So he asked his parents about it and they would not give him any detail so he went on an adventure to find out what it really was. Bruno was a very interesting character too. He made you wonder what was going to happen next. Bruno wasn't a bad person , he was really just an innocent little boy from Berlin who got dragged into in death because of his fathers choices. He has a tense relationship with his family, especially since they moved.
Throughout the film, the viewer sees the innocence that Bruno possesses and that his parents try to maintain it. One day, Shmuel’s father has gone missing and Bruno has the idea that he can help find him. The boys concoct a plan to get Bruno under the fence and it works. As the boys begin to search for Shmuel’s father, Bruno realizes the horrors that the camp holds within and he begins to grow nervous as he enters the sleeping barracks where Shmuel last saw his father. Once th... ... middle of paper ... ...y because Shmuel would not have been allowed to live in the Auschwitz camp.
After arriving to the new home Bruno meets and becomes friends with another 8 year old boy named Shmuel, who lives behind a fence and whom Bruno thinks is wearing pajamas. Shmuel eventually tells Bruno that soldiers took his clothes that’s why he has to wear the striped pajamas, Bruno responds by saying “my father is a soldier, but not that kind of soldier” (Herman, 2008) at this point in the film it appears Bruno has been shielded from the cruel reality of what his father really does. At one point Bruno’s tutor stresses how "evil" the Jews... ... middle of paper ... ...l's hand in his own and nothing in the world would have persuaded him to let go” (Boyne). Despite the fact that the film ended with the boys only holding hands for a brief second Mark Herman did a wonderful job capturing what Boyne wanted the audience to know, by showing how tightly Bruno and Shmuel held hands. One of the clear points in this story is that of a child’s innocence and unbreakable bond of friendship.
Witnessing is important, however, there is no educational value in traumatizing children; it is better to use literature that explains the Holocaust at a level children and young adults can handle. Milton Meltzer, author of Never forget: The Jews of the Holocaust discusses the importance of witnessing: “To forget what we know would not be human. To remember (it) is to think of what being human means. . .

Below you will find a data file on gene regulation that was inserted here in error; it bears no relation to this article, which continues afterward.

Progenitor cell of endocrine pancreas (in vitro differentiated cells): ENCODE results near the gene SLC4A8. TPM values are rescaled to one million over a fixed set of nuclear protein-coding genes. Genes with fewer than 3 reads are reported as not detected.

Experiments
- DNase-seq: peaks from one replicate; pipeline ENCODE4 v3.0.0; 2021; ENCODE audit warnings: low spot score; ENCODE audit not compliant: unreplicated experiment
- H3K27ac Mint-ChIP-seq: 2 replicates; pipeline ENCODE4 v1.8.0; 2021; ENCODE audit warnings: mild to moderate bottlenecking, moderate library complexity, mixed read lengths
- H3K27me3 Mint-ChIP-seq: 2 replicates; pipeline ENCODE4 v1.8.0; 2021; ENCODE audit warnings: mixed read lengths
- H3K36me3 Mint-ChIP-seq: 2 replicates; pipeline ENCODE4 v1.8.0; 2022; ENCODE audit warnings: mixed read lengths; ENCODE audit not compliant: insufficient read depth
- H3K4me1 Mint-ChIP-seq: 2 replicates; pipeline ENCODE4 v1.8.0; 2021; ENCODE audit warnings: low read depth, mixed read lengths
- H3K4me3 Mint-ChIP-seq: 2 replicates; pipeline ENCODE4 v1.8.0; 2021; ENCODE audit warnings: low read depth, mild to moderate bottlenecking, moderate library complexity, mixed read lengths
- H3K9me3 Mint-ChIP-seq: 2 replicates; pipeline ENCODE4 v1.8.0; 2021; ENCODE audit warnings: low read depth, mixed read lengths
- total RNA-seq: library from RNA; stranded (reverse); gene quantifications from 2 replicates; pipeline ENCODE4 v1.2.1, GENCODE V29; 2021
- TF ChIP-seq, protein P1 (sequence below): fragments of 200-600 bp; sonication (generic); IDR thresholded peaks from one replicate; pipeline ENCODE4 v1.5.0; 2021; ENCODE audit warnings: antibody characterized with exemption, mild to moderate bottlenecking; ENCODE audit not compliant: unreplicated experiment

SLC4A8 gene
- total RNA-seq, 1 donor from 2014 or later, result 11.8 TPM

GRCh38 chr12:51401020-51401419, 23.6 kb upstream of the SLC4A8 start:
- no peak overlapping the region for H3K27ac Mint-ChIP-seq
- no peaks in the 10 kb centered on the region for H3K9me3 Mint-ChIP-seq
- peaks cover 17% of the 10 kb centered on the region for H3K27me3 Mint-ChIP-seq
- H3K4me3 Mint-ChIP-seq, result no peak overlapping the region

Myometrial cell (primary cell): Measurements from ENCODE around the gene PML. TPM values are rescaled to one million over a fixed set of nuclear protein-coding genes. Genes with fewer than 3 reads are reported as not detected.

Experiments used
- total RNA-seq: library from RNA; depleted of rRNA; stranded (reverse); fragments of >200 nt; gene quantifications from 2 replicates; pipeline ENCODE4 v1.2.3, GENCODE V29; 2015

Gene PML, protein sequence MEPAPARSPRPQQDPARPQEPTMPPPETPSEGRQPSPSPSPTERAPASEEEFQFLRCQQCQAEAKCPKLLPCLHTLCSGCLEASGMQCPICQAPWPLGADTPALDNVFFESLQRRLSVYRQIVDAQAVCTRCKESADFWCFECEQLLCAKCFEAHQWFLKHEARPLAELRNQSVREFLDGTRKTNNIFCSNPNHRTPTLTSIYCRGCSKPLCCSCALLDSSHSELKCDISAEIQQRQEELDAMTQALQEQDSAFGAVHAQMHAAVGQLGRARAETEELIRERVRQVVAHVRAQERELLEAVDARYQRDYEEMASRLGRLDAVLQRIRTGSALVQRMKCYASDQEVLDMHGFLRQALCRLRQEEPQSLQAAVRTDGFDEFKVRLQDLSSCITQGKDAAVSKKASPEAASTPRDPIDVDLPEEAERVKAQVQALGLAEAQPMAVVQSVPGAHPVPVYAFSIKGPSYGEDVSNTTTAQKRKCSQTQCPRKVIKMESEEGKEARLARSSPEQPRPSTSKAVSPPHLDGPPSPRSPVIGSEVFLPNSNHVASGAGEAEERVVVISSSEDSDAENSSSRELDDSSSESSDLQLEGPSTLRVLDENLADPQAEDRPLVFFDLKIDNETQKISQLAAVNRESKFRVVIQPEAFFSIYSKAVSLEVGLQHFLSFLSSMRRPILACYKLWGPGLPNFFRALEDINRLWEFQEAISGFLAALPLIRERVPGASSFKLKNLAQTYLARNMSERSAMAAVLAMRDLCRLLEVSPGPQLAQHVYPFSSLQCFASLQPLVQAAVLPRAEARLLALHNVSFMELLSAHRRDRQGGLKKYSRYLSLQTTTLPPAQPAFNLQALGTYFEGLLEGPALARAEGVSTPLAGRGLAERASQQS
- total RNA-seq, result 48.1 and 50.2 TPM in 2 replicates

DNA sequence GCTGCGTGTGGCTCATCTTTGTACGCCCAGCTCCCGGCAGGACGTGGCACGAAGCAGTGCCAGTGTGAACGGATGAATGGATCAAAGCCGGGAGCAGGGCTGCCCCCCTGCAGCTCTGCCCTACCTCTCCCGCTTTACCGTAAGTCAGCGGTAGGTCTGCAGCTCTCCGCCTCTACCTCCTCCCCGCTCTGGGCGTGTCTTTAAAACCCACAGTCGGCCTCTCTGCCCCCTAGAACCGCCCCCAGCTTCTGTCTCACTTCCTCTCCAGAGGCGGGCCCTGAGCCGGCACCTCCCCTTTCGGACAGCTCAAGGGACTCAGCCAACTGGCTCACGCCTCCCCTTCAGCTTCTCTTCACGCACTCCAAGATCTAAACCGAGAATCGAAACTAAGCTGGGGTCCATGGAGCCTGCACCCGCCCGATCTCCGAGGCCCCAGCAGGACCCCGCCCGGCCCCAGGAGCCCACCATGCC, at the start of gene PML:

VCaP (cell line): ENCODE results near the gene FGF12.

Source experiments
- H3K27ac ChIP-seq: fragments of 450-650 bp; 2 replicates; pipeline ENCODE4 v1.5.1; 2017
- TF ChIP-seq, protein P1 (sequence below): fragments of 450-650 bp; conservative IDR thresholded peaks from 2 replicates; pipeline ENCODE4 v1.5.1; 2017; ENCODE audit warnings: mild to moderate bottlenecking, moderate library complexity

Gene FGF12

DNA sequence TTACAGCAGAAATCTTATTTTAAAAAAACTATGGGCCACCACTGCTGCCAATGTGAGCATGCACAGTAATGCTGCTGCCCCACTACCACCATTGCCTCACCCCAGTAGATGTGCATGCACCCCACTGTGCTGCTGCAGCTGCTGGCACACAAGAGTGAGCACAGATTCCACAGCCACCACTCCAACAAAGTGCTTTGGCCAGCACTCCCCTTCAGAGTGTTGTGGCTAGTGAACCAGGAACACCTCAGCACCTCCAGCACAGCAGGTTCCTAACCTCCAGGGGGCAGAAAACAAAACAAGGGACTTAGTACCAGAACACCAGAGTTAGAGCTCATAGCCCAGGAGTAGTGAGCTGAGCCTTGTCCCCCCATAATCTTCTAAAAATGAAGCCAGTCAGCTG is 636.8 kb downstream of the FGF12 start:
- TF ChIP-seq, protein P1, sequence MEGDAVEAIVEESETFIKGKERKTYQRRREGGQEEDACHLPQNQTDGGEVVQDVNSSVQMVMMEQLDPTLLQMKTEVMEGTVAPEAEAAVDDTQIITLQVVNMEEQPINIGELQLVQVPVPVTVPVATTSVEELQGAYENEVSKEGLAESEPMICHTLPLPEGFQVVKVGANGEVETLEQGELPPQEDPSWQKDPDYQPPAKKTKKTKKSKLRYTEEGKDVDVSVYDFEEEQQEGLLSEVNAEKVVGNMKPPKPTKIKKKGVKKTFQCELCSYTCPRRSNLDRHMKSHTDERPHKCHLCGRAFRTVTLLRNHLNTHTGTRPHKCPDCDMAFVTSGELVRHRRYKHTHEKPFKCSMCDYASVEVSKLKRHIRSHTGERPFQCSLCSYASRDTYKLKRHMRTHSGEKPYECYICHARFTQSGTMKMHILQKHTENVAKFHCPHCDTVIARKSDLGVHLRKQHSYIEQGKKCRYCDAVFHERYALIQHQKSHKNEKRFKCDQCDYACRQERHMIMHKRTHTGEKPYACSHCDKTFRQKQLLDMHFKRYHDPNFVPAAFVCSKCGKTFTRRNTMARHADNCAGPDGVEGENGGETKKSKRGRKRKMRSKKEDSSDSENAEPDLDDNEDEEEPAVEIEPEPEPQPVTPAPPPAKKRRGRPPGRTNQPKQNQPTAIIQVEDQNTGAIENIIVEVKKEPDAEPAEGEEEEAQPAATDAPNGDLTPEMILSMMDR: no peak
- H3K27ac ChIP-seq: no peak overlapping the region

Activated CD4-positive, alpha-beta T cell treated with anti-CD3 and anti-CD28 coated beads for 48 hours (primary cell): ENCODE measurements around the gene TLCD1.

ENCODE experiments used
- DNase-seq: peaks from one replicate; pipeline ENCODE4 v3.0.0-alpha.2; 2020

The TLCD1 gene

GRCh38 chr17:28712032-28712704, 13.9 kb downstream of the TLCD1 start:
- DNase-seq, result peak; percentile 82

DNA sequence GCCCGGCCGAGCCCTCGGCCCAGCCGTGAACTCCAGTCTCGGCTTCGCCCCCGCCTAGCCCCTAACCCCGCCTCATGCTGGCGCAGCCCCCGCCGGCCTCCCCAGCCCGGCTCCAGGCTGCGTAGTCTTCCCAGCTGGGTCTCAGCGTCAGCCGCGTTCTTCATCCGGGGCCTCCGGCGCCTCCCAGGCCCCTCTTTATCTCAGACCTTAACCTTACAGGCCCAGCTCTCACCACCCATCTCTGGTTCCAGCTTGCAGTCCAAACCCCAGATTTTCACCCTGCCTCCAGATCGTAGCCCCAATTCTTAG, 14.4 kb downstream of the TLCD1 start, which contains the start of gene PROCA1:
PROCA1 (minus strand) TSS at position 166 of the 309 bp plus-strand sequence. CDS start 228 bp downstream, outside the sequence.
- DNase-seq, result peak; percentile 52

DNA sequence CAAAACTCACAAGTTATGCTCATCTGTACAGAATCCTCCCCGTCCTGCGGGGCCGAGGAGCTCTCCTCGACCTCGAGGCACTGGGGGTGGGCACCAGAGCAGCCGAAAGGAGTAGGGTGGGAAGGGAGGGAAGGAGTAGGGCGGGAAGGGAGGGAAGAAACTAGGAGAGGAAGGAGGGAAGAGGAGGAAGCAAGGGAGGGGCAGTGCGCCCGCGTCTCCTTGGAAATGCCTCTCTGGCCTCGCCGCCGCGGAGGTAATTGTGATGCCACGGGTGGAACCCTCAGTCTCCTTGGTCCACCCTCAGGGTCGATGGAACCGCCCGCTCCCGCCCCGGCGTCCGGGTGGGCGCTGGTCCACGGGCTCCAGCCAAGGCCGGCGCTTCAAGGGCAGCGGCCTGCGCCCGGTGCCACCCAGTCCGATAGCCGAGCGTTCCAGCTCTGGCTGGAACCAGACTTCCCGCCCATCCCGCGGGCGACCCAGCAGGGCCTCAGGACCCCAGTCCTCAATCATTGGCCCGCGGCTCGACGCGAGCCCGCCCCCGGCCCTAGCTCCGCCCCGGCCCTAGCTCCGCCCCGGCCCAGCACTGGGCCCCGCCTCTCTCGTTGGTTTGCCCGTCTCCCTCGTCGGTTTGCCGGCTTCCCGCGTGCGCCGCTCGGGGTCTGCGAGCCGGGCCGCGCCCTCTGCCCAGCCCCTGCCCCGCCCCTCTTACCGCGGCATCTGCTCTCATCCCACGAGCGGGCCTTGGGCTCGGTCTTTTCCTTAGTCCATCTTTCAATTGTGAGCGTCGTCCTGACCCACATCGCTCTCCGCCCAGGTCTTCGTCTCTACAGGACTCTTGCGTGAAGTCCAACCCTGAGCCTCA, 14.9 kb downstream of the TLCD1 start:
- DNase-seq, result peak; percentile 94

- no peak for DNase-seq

Huck being with Tom really affects how he looks at Jim not getting him out when they could but going along with the plan when they could have gotten him out much quicker. Ultimately, Mark Twain’s ageless classic, “The Adventures of Huckleberry Finn” should remain taught in schools. There are many lessons to be taught and learned by reading and understanding Huckleberry Finn. Although some sources may say that a child can pick up this book and think it is ok to lie, ok to steal and ok to be blasphemous, this is not the case (Culture Shock). If future students are unable to read and comprehend the book they will be less off than other students.
Since primary school children are thought different materials and activities to be able to advance to the next grade level. How a school goes about teaching these materials depend on the system of education of the state. Education is often a subject of controversy because of its importance and the way the system is thought. One issue that is frequently brought up in the system of education is whether standardized exams are a good way to test the knowledge of a student and whether they should be given in a school to determine if a child advances. Standardized exams are a subject many people feel very strongly about.